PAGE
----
Fast on the heels of the 172, Cessna released its second tricycle gear aircraft: the 182.* Based on the rugged 180, it had the fastback-style straight tail lines of that model, but came with Land-O-Matic landing gear, a redesigned cowling and a 230 hp Continental O-470L engine.
Like its sibling the 172, the 182 was an immediate success. Jim Ellis, in "Buying and Owning your Own Airplane," gives us a hint as to why: "There's nothing too little or too underpowered about the Skylane. This is a big, solid, powerful handful... an honest airplane."
Certified on March 2, 1956, the brand-new Cessna 182 sells at a price of $13,570; 843 of the initial variant are produced.
The A model saw a gross weight increase from 2,550 to 2,650 pounds and the main landing gear lowered four inches, increasing gear track by 5.4 inches.
In 1958 the Skylane, a deluxe version of the 182, is introduced. The Skylane features an upgraded interior, a full instrument panel and comes with wheel fairings as standard equipment.
The B model saw minor airframe changes.
With the C model the 182 received its 35-degree swept tail. Put forward by Richard Ten Eyck Associates, Cessna's styling consultant, the swept-tail design provides a Jet Age look for the 182—and improved aerodynamics to boot.
The C model receives additional improvements to the interior. It also has two additional windows and some refinements to the fuselages and brake system.
The gear height of the D model is decreased four inches, improving ground handling.
The E model receives the Omni-Vision treatment with windows added to a cut-down rear fuselage. Electric flaps, a redesigned tailcone, and a horizontal stabilizer with conventional trim tab are added. Additional improvements to the interior and operating systems are made as well.
The early E models come with the Continental O-470L and later models with the O-470R engine. Gross weight increases to 2,800 pounds.
The F through R models receive incremental changes including a one-piece rear window for the 182G; horizontal stabilizer and elevator span increase by 10 inches to 11 feet, 8 inches with the H model. A new and longer (by 2.5 inches) vertical stabilizer is debuted with the 182K, which also receives an improved shimmy damper.
For the 1970 182N, Cessna engineers increase gross weight from 2,800 to 2,950 pounds.
The 182P has its spring steel landing gear replaced with tubular steel gear, and the main gear track is widened to 109 inches, an increase of 13.5 inches. The 1974 182P receives a new engine: the Continental 230 hp O-470S.
Deluxe becomes the standard
In 1976 Cessna drops the basic 182 model in favor of producing only the deluxe Skylanes.
The retractable gear R182 Skylane RG is introduced in 1977 and is powered by a Lycoming O-540-J3C5D, rated at 235 hp. The turbo retractable TR182 is powered by the 235 hp Lycoming O-540-L3C5D and receives its certification in 1978.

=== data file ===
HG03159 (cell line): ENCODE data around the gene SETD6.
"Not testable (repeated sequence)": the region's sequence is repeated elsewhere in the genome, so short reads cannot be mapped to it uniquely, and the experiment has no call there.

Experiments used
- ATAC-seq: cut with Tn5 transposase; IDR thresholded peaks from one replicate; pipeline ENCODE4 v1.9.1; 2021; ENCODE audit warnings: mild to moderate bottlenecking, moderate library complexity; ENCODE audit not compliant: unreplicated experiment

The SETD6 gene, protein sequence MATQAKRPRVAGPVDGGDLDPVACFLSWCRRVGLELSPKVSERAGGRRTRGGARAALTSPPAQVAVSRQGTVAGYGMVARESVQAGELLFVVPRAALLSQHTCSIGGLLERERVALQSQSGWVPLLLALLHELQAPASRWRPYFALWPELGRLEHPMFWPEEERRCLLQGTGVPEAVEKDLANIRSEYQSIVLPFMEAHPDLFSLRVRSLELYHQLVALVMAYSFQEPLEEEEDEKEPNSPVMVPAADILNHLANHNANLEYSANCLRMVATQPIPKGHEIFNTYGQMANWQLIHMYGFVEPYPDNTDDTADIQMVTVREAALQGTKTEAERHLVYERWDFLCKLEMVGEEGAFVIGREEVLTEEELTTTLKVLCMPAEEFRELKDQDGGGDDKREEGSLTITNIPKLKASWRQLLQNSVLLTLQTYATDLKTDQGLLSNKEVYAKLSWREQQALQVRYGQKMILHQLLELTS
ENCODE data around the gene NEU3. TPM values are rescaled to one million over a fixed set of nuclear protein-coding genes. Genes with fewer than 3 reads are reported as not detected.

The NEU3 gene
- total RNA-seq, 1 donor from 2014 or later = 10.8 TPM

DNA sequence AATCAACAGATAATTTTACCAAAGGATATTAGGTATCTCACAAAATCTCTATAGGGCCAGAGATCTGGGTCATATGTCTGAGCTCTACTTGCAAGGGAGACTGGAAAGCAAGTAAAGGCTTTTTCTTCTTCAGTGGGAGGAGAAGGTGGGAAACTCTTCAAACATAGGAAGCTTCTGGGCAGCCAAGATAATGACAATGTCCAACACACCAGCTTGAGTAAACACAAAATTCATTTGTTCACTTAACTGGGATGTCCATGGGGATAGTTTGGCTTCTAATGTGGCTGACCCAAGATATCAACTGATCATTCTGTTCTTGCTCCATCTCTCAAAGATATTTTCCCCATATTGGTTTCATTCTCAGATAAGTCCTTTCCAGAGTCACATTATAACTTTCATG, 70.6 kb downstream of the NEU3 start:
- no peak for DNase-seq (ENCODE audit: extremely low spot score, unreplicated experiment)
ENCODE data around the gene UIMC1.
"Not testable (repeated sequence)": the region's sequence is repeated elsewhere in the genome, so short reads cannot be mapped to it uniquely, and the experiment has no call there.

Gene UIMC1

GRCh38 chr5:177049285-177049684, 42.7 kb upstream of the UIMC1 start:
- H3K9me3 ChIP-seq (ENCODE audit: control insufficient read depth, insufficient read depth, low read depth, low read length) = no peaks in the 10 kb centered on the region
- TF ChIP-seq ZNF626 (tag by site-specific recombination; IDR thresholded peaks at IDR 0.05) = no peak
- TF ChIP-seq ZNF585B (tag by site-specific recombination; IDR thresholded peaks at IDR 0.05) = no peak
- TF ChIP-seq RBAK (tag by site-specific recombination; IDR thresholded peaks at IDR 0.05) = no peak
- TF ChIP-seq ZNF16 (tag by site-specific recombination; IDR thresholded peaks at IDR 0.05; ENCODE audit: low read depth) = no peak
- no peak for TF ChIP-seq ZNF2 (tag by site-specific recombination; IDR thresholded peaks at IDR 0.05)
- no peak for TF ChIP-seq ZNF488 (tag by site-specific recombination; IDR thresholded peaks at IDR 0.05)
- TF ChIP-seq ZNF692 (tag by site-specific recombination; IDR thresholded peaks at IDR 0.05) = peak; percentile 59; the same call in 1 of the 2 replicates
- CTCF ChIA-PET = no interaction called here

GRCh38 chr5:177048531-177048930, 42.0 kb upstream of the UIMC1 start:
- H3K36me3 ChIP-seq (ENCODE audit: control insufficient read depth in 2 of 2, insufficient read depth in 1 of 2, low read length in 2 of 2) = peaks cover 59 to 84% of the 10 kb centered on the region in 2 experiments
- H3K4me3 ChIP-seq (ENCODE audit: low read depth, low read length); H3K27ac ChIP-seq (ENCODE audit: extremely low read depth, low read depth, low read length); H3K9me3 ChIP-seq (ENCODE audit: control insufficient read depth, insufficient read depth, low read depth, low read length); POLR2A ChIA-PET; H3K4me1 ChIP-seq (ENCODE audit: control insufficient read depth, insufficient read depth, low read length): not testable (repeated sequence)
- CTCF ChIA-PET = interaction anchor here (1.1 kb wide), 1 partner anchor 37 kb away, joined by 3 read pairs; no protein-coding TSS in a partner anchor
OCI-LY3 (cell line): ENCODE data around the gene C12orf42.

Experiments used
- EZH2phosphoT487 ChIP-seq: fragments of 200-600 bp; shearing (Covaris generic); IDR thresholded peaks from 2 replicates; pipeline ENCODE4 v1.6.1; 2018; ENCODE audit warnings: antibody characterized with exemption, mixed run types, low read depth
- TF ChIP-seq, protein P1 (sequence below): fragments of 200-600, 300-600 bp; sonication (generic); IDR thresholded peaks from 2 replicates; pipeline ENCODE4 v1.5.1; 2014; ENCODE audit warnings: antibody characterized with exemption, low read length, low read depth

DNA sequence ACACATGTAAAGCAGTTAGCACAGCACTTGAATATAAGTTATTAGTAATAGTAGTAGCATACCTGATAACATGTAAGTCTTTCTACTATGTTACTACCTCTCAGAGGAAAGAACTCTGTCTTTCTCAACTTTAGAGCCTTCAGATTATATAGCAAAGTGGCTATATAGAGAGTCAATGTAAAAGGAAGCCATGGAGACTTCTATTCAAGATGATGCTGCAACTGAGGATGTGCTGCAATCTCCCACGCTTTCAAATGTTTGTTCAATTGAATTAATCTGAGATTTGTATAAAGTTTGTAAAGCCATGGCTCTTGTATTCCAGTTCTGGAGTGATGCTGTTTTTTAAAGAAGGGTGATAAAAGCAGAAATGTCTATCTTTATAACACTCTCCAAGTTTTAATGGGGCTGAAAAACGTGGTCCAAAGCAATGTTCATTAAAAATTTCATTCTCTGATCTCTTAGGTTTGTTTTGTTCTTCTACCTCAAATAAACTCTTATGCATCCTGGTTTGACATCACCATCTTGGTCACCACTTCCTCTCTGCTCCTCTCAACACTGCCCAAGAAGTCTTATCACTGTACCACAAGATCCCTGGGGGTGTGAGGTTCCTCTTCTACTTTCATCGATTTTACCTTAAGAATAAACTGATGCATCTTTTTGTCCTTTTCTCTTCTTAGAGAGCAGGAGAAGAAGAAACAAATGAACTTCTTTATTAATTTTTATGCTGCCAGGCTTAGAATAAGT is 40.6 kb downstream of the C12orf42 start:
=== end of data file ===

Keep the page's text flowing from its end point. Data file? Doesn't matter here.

Using hydraulic actuators powered by an electrically-driven pump, the landing gear in the R182 and TR182 offer a 10 to 15 percent improvement in climb and cruise speeds over their fixed-gear siblings.
The 1977 182Q is fitted with the 230 hp Continental O-470U. The 1979 Q comes with an integral "wet wing" fuel bladder and a useable fuel increase to 88 gallons.
In 1981 the R model has a gross weight increase of 150 pounds to 3,100 pounds. Also in 1981 Cessna introduces the T182 with a 235 hp turbocharged Lycoming O-540-L3C5D engine.
Just an intermission, after all
Faced with onerous lawsuit settlements and a flagging economy, Cessna ceases production of the 182—and all single-engine aircraft—in 1986. At the time it seemed like the world would never see another single-engine aircraft roll off the Cessna assembly line, but thanks to the General Aviation Revitalization Act of 1994 Cessna resumes production of the 182 in 1997 with the 182S.
The 182S is equipped with a 230 hp Lycoming IO-540-AB1A5 fuel-injected engine, an updated electrical system and new seats, among other improvements. Cessna does not resume production of the RG.
In 2001 the 182T and turbocharged T182T are introduced. The T182T is powered by a 235 hp TIO-540-AK1A engine. Both versions come with redesigned wheel fairings and cowls.
At AirVenture 2012, Cessna announced the newest model of the 182 line: the Cessna 182 JT-A Turbo Skylane. Powered by a 227 shp compression-ignition SR305-230E-C1 diesel engine, the first production example flew on May 21, 2013. The aircraft runs on Jet-A fuel and has a maximum range of 1,360 nm. Cessna Flyer hopes to find out more about this new 182 at AirVenture this year.
It's hard to find detractors for the Cessna 182. It is a plane that has fulfilled its mission profile admirably over more than 50 years.
*Although "Skylane" appears on the TCDS with the very first certification, the Skylane was marketed as a separate version of the 182—with owner's manuals titled "Model 182 and Skylane." The TCDS for the 172, on the other hand, doesn't show the name "Skyhawk" until the B model.
Pilot's Operating Handbook, Skylane RG, 1978 Model R182, Cessna Aircraft Co., October 1977; "The Legend of Cessna" by Jeffrey L. Rodengen, Write Stuff Syndicate, 3rd Edition, 2007; TCDS No. 3A13.